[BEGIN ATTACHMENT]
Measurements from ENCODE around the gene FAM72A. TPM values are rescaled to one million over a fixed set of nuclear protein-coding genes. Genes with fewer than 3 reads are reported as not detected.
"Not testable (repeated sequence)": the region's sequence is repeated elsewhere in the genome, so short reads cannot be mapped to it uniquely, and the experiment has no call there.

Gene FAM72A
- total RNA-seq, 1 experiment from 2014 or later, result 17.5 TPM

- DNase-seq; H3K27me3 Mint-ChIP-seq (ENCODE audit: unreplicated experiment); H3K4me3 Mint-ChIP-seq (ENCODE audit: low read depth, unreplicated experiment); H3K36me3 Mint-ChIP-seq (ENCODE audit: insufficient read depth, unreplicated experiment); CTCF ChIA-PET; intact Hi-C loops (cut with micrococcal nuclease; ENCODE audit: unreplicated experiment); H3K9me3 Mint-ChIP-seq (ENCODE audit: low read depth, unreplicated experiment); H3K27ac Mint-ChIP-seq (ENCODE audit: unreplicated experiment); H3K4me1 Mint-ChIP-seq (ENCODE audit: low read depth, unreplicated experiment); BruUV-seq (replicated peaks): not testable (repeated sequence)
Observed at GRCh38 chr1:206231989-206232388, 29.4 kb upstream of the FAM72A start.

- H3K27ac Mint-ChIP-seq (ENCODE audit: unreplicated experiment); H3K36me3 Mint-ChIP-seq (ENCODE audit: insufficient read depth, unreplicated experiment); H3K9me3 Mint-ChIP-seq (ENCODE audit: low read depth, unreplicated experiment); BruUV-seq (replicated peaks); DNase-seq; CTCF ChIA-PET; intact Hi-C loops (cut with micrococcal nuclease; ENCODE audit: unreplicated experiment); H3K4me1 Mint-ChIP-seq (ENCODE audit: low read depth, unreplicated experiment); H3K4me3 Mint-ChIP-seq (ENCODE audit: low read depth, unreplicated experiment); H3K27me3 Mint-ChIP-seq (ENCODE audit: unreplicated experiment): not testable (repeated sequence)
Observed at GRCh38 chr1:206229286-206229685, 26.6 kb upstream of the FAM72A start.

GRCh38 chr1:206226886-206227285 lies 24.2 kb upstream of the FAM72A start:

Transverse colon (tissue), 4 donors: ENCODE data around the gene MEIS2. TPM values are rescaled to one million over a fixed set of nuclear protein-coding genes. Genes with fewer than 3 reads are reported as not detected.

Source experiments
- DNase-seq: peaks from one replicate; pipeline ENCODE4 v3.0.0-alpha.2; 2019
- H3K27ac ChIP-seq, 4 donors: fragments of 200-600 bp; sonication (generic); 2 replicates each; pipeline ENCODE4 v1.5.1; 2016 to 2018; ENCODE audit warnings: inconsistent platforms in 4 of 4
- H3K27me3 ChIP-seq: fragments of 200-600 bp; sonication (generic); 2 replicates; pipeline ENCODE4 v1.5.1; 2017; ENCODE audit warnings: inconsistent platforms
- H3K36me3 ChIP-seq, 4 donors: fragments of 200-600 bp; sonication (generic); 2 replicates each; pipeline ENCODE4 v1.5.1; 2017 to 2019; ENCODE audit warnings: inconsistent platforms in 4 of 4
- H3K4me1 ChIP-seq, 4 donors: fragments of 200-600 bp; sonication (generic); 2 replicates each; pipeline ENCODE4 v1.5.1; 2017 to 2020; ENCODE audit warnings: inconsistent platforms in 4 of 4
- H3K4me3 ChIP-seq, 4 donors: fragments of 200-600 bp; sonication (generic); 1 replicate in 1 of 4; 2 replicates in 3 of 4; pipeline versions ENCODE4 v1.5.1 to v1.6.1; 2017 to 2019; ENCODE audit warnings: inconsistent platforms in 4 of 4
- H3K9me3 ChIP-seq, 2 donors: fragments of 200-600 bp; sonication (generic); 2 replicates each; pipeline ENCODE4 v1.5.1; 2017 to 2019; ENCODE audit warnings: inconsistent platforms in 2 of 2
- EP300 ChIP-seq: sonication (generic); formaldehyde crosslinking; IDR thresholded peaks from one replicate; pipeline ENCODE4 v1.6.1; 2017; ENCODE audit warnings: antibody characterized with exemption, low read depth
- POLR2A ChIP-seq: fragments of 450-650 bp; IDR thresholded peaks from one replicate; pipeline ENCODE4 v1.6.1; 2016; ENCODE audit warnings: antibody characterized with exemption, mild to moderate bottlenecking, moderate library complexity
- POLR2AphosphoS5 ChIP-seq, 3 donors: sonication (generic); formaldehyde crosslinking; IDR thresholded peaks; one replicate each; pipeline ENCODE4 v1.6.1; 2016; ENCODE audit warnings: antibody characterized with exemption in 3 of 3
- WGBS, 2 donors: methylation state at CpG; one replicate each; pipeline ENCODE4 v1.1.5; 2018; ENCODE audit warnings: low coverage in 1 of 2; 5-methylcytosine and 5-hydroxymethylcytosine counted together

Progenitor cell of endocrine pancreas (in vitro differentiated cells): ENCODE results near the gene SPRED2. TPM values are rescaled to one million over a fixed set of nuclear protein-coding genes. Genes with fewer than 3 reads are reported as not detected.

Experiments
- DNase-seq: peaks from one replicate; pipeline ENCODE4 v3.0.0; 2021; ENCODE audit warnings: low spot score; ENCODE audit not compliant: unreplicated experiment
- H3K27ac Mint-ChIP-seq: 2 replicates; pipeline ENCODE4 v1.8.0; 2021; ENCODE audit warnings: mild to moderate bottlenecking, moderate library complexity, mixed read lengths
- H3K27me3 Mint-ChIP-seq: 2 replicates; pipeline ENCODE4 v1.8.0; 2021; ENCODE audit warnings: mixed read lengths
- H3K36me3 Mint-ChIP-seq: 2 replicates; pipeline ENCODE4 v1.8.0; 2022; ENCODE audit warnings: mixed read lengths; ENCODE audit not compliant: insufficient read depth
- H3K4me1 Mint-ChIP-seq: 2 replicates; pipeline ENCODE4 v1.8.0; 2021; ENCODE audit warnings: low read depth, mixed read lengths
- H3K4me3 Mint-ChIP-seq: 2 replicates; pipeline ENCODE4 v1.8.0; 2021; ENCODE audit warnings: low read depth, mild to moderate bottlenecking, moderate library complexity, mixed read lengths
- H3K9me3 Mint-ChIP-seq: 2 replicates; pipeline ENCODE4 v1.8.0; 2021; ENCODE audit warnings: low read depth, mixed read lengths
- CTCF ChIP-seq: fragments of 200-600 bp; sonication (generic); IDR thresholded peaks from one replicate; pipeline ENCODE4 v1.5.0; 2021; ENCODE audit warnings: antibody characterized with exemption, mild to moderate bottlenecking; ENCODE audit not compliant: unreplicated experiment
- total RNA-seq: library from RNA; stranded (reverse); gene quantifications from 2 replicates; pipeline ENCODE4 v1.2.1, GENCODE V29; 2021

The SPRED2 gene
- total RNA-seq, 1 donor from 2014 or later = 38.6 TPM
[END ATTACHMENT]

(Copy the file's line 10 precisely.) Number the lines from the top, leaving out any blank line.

Transverse colon (tissue), 4 donors: ENCODE data around the gene MEIS2. TPM values are rescaled to one million over a fixed set of nuclear protein-coding genes. Genes with fewer than 3 reads are reported as not detected.